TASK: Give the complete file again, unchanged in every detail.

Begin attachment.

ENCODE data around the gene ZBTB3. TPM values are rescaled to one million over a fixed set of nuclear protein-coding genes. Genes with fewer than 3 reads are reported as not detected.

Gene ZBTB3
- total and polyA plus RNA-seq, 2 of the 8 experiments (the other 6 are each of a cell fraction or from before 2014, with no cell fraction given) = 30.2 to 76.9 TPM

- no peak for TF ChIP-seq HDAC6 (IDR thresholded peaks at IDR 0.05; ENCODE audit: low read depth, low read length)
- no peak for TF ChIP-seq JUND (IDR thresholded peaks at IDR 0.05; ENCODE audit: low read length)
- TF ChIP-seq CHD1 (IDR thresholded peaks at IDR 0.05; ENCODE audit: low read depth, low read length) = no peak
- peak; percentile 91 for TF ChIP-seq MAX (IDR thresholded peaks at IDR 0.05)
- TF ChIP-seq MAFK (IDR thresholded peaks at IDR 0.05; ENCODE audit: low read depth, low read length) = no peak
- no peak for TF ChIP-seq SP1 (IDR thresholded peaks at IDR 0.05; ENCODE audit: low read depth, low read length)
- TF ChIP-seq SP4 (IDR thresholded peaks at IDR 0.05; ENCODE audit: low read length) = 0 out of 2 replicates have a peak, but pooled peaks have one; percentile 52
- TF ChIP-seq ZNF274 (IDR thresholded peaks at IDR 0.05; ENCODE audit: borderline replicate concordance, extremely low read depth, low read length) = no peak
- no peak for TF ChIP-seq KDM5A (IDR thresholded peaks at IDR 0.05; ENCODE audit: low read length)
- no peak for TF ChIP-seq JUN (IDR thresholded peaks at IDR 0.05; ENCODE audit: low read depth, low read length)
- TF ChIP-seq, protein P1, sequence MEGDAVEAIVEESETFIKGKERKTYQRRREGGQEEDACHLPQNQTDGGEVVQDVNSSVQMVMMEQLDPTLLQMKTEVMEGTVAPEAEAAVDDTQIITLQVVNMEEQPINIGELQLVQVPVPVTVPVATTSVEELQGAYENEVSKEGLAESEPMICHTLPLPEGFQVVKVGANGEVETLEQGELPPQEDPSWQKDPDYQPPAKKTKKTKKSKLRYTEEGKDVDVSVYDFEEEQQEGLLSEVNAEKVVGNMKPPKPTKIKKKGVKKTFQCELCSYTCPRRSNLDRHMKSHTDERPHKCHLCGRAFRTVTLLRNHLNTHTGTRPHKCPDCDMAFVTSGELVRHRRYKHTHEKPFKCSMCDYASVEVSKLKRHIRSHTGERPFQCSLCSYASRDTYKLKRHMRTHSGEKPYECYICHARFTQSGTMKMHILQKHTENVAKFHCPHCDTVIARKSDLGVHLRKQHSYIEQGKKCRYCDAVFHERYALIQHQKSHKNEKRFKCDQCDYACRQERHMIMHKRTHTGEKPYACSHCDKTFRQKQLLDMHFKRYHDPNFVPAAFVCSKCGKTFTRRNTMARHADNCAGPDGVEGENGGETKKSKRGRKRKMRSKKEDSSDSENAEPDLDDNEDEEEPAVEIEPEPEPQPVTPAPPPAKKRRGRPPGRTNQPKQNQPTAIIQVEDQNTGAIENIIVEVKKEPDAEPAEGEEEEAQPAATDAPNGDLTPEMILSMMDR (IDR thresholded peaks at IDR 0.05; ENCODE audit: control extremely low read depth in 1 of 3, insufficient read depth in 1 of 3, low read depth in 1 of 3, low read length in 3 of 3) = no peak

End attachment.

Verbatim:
ENCODE data around the gene ZBTB3. TPM values are rescaled to one million over a fixed set of nuclear protein-coding genes. Genes with fewer than 3 reads are reported as not detected.

Gene ZBTB3
- total and polyA plus RNA-seq, 2 of the 8 experiments (the other 6 are each of a cell fraction or from before 2014, with no cell fraction given) = 30.2 to 76.9 TPM

- no peak for TF ChIP-seq HDAC6 (IDR thresholded peaks at IDR 0.05; ENCODE audit: low read depth, low read length)
- no peak for TF ChIP-seq JUND (IDR thresholded peaks at IDR 0.05; ENCODE audit: low read length)
- TF ChIP-seq CHD1 (IDR thresholded peaks at IDR 0.05; ENCODE audit: low read depth, low read length) = no peak
- peak; percentile 91 for TF ChIP-seq MAX (IDR thresholded peaks at IDR 0.05)
- TF ChIP-seq MAFK (IDR thresholded peaks at IDR 0.05; ENCODE audit: low read depth, low read length) = no peak
- no peak for TF ChIP-seq SP1 (IDR thresholded peaks at IDR 0.05; ENCODE audit: low read depth, low read length)
- TF ChIP-seq SP4 (IDR thresholded peaks at IDR 0.05; ENCODE audit: low read length) = 0 out of 2 replicates have a peak, but pooled peaks have one; percentile 52
- TF ChIP-seq ZNF274 (IDR thresholded peaks at IDR 0.05; ENCODE audit: borderline replicate concordance, extremely low read depth, low read length) = no peak
- no peak for TF ChIP-seq KDM5A (IDR thresholded peaks at IDR 0.05; ENCODE audit: low read length)
- no peak for TF ChIP-seq JUN (IDR thresholded peaks at IDR 0.05; ENCODE audit: low read depth, low read length)
- TF ChIP-seq, protein P1, sequence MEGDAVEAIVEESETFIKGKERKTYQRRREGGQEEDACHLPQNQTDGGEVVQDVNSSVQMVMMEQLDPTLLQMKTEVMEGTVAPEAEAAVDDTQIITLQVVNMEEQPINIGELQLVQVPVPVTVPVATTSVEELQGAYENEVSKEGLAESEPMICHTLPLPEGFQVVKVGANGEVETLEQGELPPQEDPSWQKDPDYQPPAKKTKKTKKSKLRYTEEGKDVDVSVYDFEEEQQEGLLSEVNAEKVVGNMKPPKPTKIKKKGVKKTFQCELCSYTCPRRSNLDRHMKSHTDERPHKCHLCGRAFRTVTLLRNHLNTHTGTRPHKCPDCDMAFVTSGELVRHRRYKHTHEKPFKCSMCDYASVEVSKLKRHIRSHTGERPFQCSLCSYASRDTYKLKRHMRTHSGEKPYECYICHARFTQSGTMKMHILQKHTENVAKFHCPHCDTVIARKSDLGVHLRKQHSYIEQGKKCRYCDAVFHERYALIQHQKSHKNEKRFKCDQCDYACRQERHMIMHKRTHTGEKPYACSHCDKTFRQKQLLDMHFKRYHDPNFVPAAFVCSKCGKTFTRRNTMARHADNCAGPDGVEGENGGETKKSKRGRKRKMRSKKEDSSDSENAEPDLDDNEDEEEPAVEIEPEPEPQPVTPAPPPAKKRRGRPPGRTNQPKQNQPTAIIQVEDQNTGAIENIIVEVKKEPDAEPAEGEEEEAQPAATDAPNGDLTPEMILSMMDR (IDR thresholded peaks at IDR 0.05; ENCODE audit: control extremely low read depth in 1 of 3, insufficient read depth in 1 of 3, low read depth in 1 of 3, low read length in 3 of 3) = no peak